Statistical analysis

The ICER will be defined by the difference in cost between the two strategies, divided by the difference in effect.

Costs and QALYs will be presented for each group with means and SD. The non-parametric bootstrapping method will be used to produce 95% CI of the ICER but also to test the differences in costs and QALYs between groups. Both cost and QALY will be discount at 2.5% as recommended by the French National Authority for Health guideline.

A sensitivity analysis to deal with structural and methodological uncertainty will be performed. The aim is to test the robustness of the CUA results. The impact of the variation of some parameters like cost of the slowly absorbable mesh will be tested. A Tornado diagram will be used to visualise the influence of theses variables on the ICER. Moreover, the results of the nonparametric Bootstrapped simulation will be represented with an acceptability curve if it is relevant. This acceptability curve will represent the probability that the slowly absorbable mesh strategy to be cost-effective according to different willingness to pay threshold for a QALY gained.

Moreover, if clinical analyses reveal differences in results according to patients’ clinical characteristic analyses in subgroups will be considered.

Ethics and dissemination

Research ethics approval

This protocol and the informed consent forms was reviewed and approved by the sponsor and the applicable Ethics Committee (Comité de Protection des Personnes Sud Méditerranée 2, Marseille, France, number 220 B22) prior to the beginning of the study with respect to scientific content and compliance with applicable research and human subjects regulations.

Protocol amendments

Any modifications to the protocol which may impact on the conduct of the study, potential benefit of the patient or may affect patient safety, including changes of study objectives, study design, patient population, sample sizes, study procedures or significant administrative aspects will require a formal amendment to the protocol. Such amendment will be approved by the ethics committee prior to implementation and notified to the health authorities in accordance with French regulations.

Informed consent

For each patient recruited into the study, trained research nurses introduces the study to patients.

Patients receives also information sheets which details the intent of the study, the study regimen, potential associated risks and side effects as well as potential alternative therapies extensively.

Research nurses discuss the study with patients in light of the information provided by the investigator and information sheets previously.

Investigator obtains written consent from patients willing to participate in the study. A copy of the signed and dated written consent is provided to the patient. Another copy is held in a patient’s hospital file.

The investigator is not proceeding with any diagnostic measures specifically required for the clinical trial until valid consent has been obtained from eligible patient.


All study-related information are stored securely at the study site. All reports, data collection, process and administrative forms are identified by a coded ID number only to maintain participant confidentiality. All records that contain names or other personal identifiers, such as informed consent forms, are stored separately from study records identified by code number. All local databases are secured with password-protected access systems. The study has been previously registered in compliance with requirements from the French data protection authority (‘CNIL’ (Comission Nationale de l'Informatique et des Libertés).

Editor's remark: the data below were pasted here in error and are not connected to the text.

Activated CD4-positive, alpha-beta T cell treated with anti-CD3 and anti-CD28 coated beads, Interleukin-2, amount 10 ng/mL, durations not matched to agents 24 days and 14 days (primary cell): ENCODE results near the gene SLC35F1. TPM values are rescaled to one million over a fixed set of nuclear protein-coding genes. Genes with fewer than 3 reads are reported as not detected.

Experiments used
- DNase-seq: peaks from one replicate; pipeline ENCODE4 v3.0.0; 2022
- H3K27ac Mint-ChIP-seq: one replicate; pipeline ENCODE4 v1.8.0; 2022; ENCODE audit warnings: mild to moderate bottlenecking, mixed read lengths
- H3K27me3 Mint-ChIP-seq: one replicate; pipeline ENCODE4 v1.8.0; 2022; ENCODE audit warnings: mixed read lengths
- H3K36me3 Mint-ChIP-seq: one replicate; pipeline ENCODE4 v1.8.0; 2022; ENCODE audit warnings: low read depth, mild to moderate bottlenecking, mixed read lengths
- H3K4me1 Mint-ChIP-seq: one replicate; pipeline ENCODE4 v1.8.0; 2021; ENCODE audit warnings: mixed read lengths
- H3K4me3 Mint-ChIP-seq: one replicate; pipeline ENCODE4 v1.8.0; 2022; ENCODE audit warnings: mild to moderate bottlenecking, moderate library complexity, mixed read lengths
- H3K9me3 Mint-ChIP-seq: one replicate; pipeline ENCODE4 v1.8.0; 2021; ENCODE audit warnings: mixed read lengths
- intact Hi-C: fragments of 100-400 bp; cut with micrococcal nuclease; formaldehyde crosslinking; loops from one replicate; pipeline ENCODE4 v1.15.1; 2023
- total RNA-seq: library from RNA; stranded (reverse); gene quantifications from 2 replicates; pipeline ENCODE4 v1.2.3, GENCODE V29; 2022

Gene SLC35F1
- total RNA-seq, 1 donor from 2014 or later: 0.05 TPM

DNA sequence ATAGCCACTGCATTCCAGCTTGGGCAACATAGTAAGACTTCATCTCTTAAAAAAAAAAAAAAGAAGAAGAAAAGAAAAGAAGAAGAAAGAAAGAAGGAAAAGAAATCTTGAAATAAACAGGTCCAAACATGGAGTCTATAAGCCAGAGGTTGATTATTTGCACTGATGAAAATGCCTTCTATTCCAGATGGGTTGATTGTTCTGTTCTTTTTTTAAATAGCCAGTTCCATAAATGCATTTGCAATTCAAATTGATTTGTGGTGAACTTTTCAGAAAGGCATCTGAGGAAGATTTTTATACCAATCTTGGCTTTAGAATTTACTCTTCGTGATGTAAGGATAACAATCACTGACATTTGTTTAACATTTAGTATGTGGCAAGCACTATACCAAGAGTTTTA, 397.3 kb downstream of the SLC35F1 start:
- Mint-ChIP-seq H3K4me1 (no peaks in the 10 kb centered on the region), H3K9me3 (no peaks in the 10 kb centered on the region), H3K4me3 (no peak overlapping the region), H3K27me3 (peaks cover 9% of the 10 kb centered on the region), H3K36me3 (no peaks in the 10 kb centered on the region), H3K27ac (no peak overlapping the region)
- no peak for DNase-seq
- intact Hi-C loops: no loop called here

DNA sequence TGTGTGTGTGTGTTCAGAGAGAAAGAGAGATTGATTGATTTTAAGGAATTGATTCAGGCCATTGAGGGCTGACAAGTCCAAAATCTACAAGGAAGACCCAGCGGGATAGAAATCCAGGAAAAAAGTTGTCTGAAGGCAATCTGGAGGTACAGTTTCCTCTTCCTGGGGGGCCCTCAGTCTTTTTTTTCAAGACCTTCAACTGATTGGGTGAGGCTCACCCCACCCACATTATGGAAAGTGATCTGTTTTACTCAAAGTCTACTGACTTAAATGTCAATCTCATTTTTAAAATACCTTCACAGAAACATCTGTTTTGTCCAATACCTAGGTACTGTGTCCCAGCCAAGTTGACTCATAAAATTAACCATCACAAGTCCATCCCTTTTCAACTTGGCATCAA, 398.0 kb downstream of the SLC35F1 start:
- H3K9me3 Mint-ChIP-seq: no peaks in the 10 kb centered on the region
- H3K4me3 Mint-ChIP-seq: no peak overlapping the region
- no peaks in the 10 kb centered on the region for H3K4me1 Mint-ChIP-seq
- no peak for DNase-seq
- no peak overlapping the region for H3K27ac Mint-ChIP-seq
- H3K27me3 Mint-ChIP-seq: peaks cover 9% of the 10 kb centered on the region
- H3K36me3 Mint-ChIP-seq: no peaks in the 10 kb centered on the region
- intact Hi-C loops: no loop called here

Access to data

The sponsor of the study oversees the intra-study data sharing process, with input from the data management team.

All authors have access to the cleaned data sets, without any contractual agreements that limit such access.

Project data sets will be housed on the study database, and all data sets will be password protected. Coordinator investigator will have direct access to their own site’s data sets, and will have access to other sites data by request. To ensure confidentiality, data dispersed to project team members will be blinded of any identifying participant information.

Dissemination policy

The findings from this study will be disseminated locally and internationally through manuscript publications in peer-reviewed journals and conference presentations. Authorship will be in accordance with the International Committee of Medical Journal Editors criteria. The full study protocol and the French informed consent form are available from the corresponding author. After study completion, the participant-level dataset and statistical code will be available on reasonable request.

Ethics statements

Patient consent for publication



  • Contributors GP and LV initiated, developed and are responsible for the project. LV and GP coordinate the project. JM and SB are responsible for the methodological aspects. LV, SB, PR, YR, PO-D, AK and GP made substantial contributions to conception and design of the study and critically revised the protocol and the manuscript for important intellectual content. All authors contributed to, read and approved the final manuscript.

  • Funding This study is supported by a grant from the French ministry of Health (PHRCI 2019).

  • Disclaimer The funders had no role in study design, data collection and analysis, decision to publish, or preparation of the manuscript.

  • Competing interests PO-D and GP received payments for counselling for Beckton & Dickinson and Medtronic within the past 5 years. YR received grants from BD(r), LifeCell/Acelity and Hartmann within the past 5 years.

  • Patient and public involvement Patients and/or the public were not involved in the design, or conduct, or reporting, or dissemination plans of this research.

  • Provenance and peer review Not commissioned; externally peer reviewed.